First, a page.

Jim Johnson eclipsed the 50 save mark this season and, as the only reliever in the majors to do so in 2012, also led the majors in saves. Now, 50 saves in a season is impressive to some degree, no? No. Well, yes, to some degree I suppose. It is really not quite as black and white as that. I mean, sure, JJ is only the eleventh reliever to do this in the span of baseball history, which should account for something, maybe? Now, of course adding the “in the span of baseball history” is what someone could use to make JJ’s feat all the more impressive, however, the specialist that is a baseball team’s closer did not really exist for the entire span of baseball history, and the stat itself was not even counted until 1969. As for the ten other relievers to do that, well they have all come in the last 22 years and, actually, six of those have been in the last decade, so it is getting slightly less exclusive.
Now JJ does join some good company on the 50 save season list. Mariano Rivera, Eric Gagne, Dennis Eckersley, Trevor Hoffman and John Smoltz to name a few. Of course Rod Beck, Randy Myers and Bobby Thigpen also adorn this list. Now the fact that, in theory, there are let’s say 15 closers who remain in the closer role for a full season every year, makes people think that the exclusivity of this club, means it is quite an accomplishment and should be spoken of as such. Basically it does not happen often and no reliever has been able to do it twice in their careers, therefore it is considered a great season and you could form an argument that way for all of these guys’ and now, for Jim Johnson’s season.
All year, and really still, no one really seems to know how the Orioles have been winning like they have. They outplayed their Pythagorean record (projected record based on runs scored and given up) by eleven games. Eleven! The next highest number of games of above their Pythagorean win-loss total were the Reds and Giants, both by six. When you look at the Orioles roster, their numbers, or really anything, it defies the odds. Not only did they play above their heads this season, but are headed to the ALDS and almost won the AL East, for crying out loud! Baseball pundits and afficianados scoured box scores and articles on the Os to see if they could find something, one thing, that could explain how in the heck they were getting the job done and all of sudden, BOOM! Sorry if I scared you there with the caps lock, but I was trying to be dramatic. So, BOOM! The Orioles are very good in one-run games, so it had to be the bullpen, of which Jim Johnson is the king!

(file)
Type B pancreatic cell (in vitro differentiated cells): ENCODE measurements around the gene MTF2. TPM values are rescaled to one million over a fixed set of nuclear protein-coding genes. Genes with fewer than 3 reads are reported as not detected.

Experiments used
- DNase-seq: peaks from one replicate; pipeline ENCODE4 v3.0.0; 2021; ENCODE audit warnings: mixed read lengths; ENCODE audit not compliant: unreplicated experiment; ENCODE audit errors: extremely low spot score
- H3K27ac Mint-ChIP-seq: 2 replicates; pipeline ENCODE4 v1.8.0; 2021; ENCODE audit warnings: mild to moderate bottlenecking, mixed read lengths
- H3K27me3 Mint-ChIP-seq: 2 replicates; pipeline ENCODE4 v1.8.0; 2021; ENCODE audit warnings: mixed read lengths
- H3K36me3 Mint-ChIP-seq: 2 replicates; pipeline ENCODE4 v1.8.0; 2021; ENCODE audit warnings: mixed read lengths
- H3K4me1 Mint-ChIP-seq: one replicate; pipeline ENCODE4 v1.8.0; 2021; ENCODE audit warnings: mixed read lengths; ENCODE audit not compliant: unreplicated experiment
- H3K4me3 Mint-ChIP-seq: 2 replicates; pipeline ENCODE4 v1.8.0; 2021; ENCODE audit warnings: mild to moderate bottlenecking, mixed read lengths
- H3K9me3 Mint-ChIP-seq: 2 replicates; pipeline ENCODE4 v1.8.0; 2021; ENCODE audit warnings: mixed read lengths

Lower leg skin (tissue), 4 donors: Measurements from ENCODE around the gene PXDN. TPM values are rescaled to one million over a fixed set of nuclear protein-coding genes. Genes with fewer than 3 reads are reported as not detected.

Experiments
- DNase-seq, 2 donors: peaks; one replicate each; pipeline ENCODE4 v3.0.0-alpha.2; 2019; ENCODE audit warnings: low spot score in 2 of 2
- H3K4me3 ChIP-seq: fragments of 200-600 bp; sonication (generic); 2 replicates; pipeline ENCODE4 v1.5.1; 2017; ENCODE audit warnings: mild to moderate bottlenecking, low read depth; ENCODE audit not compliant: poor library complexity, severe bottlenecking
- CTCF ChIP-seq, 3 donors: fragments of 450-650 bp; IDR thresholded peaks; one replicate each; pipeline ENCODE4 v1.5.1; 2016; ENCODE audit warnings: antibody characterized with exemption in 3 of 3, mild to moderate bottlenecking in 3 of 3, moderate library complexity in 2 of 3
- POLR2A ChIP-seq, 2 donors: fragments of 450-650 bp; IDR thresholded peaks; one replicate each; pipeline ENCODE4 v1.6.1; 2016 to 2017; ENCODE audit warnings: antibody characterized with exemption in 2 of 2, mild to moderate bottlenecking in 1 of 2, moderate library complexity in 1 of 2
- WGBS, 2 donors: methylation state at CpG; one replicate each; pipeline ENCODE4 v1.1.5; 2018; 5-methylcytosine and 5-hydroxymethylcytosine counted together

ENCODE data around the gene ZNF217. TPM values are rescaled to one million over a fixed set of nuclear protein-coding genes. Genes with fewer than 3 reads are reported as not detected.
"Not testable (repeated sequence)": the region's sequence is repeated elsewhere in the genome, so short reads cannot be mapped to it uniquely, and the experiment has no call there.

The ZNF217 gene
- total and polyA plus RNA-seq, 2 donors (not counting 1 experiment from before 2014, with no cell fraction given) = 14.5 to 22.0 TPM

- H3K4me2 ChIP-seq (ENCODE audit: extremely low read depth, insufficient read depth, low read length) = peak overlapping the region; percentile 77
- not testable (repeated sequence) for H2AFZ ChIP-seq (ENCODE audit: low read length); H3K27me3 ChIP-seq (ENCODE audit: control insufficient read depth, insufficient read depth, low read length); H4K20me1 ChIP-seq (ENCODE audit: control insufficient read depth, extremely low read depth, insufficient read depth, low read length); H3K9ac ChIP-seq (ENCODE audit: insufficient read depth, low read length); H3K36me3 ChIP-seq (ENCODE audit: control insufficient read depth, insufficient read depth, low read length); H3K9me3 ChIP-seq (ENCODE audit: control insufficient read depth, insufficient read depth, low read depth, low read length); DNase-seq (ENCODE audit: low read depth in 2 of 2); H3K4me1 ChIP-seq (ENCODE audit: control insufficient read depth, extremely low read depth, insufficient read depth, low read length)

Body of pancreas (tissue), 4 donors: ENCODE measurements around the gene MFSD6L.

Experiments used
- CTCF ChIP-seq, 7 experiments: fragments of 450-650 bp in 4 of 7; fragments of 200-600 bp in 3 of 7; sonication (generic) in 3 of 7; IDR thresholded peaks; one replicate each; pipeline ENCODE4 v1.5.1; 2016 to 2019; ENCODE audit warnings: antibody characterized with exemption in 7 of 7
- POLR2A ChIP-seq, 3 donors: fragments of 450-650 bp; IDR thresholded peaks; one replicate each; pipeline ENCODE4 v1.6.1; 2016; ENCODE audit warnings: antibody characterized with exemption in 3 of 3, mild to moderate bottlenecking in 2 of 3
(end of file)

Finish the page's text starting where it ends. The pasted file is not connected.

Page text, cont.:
With a 29-9 record in one-run games, no team in the majors was better than the Orioles in that department. So this is when everyone started jumping on the Jim Johnson praise committee. Now, I am not looking to trash JJ by any means, he had a very good season, but the way people are talking it is as if he has pitched one of the greatest relief seasons ever. I have even seen some writers and bloggers go as far as to say Johnson is deserving of a Cy Young vote, which I find to be a bit ludicrous. Just because he had 51 saves? Of the ten other 50 save seasons, only two won the Cy Young award. Now I understand that saying JJ deserves a vote, is not the same as saying he should win the award, but I still think even a Cy Young vote is a stretch. Closers in general, at least in my opinion, need to do a lot to garner Cy Young consideration.
Yes a closer does tend to come in a lot of high leverage, big time pressure, situations, which is why their role is considered so important for a team. The fact is many are just basing their praise of Jim Johnson primarily on that one counting stat, the save. Sure, that is really the stat for closers, and you cannot fault JJ for that, but is that really the best indicator of a closer? Yeah, I know what some of you are thinking, “How could saves, the main closer statistic, not be the biggest factor tied to a closer evaluation?” Well, I’ll tell ya, the stat itself is majorly flawed and, really, can you sit there and tell me Jim Johnson is actually a top five closer, just because he had more saves than anyone?